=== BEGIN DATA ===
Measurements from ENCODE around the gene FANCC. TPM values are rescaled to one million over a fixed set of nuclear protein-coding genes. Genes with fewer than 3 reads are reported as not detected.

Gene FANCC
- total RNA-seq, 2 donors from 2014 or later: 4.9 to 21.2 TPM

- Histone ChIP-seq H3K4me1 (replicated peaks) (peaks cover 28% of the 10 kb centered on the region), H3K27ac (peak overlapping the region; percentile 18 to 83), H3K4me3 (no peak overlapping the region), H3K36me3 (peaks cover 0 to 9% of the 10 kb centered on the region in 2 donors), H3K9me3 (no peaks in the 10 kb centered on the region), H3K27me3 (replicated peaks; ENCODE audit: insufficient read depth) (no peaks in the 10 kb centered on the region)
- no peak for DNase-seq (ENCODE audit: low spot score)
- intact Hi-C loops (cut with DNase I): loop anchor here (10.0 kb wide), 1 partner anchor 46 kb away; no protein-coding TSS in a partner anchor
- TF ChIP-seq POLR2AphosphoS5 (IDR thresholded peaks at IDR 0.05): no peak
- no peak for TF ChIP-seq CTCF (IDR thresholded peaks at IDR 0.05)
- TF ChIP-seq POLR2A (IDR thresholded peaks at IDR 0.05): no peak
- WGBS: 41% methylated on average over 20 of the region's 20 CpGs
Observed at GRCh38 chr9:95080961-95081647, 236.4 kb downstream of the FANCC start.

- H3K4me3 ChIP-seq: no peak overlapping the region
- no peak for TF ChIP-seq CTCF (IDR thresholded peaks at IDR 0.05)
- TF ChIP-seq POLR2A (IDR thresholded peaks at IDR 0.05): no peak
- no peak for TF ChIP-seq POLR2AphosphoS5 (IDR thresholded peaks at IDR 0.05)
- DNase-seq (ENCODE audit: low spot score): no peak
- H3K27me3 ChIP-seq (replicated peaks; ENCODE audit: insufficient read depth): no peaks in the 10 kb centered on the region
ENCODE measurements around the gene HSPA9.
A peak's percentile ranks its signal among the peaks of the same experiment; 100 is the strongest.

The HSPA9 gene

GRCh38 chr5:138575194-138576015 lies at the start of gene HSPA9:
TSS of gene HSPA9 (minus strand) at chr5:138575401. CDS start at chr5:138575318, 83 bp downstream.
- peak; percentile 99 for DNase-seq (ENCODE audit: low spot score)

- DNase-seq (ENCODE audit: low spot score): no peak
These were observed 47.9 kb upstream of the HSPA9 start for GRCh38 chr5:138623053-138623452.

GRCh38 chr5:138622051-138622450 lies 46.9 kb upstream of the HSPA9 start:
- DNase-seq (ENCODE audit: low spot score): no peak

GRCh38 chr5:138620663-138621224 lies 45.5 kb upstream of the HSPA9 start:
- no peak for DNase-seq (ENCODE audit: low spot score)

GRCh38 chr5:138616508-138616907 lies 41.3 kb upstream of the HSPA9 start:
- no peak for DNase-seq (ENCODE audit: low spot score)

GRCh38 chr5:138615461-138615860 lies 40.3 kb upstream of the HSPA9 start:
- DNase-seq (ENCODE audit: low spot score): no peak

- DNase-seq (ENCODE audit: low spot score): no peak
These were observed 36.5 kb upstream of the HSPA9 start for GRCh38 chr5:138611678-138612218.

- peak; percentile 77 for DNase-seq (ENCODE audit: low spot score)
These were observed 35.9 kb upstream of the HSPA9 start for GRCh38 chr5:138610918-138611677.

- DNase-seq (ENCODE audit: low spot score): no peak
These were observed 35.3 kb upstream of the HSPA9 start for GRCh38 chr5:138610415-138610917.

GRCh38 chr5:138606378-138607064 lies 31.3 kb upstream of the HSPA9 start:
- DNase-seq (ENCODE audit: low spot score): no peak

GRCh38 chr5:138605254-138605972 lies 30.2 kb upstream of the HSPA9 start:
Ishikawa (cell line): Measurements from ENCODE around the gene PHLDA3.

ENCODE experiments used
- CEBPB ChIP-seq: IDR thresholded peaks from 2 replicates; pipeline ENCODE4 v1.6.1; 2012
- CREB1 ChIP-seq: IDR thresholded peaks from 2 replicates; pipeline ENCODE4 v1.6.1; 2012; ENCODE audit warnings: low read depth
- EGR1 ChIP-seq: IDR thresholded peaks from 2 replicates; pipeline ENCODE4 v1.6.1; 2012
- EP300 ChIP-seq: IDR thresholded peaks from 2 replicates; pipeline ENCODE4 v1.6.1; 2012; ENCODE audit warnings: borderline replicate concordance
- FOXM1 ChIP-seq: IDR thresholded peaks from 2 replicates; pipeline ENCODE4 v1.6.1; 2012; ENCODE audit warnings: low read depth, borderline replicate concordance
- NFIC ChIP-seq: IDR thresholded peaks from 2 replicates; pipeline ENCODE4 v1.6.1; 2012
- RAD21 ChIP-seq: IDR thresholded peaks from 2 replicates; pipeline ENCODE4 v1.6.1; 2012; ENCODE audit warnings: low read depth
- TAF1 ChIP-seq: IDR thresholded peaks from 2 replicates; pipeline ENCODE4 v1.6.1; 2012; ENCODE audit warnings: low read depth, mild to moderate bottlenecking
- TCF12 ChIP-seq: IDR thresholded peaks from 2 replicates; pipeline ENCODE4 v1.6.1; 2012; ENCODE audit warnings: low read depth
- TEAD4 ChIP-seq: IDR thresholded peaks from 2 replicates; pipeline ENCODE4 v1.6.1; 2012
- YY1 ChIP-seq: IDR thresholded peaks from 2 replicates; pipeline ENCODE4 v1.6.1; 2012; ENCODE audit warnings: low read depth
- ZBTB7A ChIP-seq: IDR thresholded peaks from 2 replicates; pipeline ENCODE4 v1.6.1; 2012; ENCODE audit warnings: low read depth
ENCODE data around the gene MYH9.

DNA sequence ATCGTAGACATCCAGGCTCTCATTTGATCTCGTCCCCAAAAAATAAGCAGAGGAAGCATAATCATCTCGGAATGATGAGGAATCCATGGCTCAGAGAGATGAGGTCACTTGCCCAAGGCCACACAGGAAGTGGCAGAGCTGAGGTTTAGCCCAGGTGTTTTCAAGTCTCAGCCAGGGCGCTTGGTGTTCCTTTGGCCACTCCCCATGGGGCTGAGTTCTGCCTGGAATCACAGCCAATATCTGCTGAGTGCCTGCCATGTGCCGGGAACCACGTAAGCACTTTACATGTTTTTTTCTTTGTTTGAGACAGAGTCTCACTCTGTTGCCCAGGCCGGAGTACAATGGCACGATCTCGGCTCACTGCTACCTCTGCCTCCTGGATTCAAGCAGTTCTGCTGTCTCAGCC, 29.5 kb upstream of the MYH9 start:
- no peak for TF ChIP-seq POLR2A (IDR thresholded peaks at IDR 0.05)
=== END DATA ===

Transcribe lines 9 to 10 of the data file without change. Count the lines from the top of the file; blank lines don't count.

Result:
- TF ChIP-seq POLR2A (IDR thresholded peaks at IDR 0.05): no peak
- WGBS: 41% methylated on average over 20 of the region's 20 CpGs